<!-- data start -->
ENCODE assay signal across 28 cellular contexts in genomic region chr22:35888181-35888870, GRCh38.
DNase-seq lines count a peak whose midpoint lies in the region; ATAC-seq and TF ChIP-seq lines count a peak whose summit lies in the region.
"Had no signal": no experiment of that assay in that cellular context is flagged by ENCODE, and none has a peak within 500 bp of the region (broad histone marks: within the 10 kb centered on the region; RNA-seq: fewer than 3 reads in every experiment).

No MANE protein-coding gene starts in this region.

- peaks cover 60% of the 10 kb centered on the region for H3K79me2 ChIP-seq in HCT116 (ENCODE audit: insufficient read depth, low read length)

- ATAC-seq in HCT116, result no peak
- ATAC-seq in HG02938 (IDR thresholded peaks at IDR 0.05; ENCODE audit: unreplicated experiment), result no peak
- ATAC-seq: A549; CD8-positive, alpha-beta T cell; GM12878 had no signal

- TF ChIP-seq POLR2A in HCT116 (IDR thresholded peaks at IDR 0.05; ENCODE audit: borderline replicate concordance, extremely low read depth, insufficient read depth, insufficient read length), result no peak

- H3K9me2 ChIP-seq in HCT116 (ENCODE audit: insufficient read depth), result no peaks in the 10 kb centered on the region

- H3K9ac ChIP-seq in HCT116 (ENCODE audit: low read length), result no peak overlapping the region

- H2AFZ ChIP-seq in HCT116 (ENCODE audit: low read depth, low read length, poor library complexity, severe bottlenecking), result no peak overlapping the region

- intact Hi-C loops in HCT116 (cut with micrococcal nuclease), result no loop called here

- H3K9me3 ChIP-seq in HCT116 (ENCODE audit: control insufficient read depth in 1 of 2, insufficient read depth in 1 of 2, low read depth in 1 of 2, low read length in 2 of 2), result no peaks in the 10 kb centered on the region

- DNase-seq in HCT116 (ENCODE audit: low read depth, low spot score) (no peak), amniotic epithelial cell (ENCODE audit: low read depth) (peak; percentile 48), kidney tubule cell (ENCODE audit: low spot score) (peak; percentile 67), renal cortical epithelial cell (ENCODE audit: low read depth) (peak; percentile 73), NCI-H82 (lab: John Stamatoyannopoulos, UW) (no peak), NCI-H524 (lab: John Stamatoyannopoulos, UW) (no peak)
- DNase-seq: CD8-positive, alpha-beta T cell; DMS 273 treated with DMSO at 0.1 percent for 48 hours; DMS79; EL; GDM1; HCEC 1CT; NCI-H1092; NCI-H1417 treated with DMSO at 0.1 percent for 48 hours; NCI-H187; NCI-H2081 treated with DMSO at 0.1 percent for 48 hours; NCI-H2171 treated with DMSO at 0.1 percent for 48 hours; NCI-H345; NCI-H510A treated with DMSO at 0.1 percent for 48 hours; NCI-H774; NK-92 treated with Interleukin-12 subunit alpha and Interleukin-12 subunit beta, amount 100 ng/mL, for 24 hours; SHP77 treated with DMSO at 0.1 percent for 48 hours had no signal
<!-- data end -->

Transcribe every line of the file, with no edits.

ENCODE assay signal across 28 cellular contexts in genomic region chr22:35888181-35888870, GRCh38.
DNase-seq lines count a peak whose midpoint lies in the region; ATAC-seq and TF ChIP-seq lines count a peak whose summit lies in the region.
"Had no signal": no experiment of that assay in that cellular context is flagged by ENCODE, and none has a peak within 500 bp of the region (broad histone marks: within the 10 kb centered on the region; RNA-seq: fewer than 3 reads in every experiment).

No MANE protein-coding gene starts in this region.

- peaks cover 60% of the 10 kb centered on the region for H3K79me2 ChIP-seq in HCT116 (ENCODE audit: insufficient read depth, low read length)

- ATAC-seq in HCT116, result no peak
- ATAC-seq in HG02938 (IDR thresholded peaks at IDR 0.05; ENCODE audit: unreplicated experiment), result no peak
- ATAC-seq: A549; CD8-positive, alpha-beta T cell; GM12878 had no signal

- TF ChIP-seq POLR2A in HCT116 (IDR thresholded peaks at IDR 0.05; ENCODE audit: borderline replicate concordance, extremely low read depth, insufficient read depth, insufficient read length), result no peak

- H3K9me2 ChIP-seq in HCT116 (ENCODE audit: insufficient read depth), result no peaks in the 10 kb centered on the region

- H3K9ac ChIP-seq in HCT116 (ENCODE audit: low read length), result no peak overlapping the region

- H2AFZ ChIP-seq in HCT116 (ENCODE audit: low read depth, low read length, poor library complexity, severe bottlenecking), result no peak overlapping the region

- intact Hi-C loops in HCT116 (cut with micrococcal nuclease), result no loop called here

- H3K9me3 ChIP-seq in HCT116 (ENCODE audit: control insufficient read depth in 1 of 2, insufficient read depth in 1 of 2, low read depth in 1 of 2, low read length in 2 of 2), result no peaks in the 10 kb centered on the region

- DNase-seq in HCT116 (ENCODE audit: low read depth, low spot score) (no peak), amniotic epithelial cell (ENCODE audit: low read depth) (peak; percentile 48), kidney tubule cell (ENCODE audit: low spot score) (peak; percentile 67), renal cortical epithelial cell (ENCODE audit: low read depth) (peak; percentile 73), NCI-H82 (lab: John Stamatoyannopoulos, UW) (no peak), NCI-H524 (lab: John Stamatoyannopoulos, UW) (no peak)
- DNase-seq: CD8-positive, alpha-beta T cell; DMS 273 treated with DMSO at 0.1 percent for 48 hours; DMS79; EL; GDM1; HCEC 1CT; NCI-H1092; NCI-H1417 treated with DMSO at 0.1 percent for 48 hours; NCI-H187; NCI-H2081 treated with DMSO at 0.1 percent for 48 hours; NCI-H2171 treated with DMSO at 0.1 percent for 48 hours; NCI-H345; NCI-H510A treated with DMSO at 0.1 percent for 48 hours; NCI-H774; NK-92 treated with Interleukin-12 subunit alpha and Interleukin-12 subunit beta, amount 100 ng/mL, for 24 hours; SHP77 treated with DMSO at 0.1 percent for 48 hours had no signal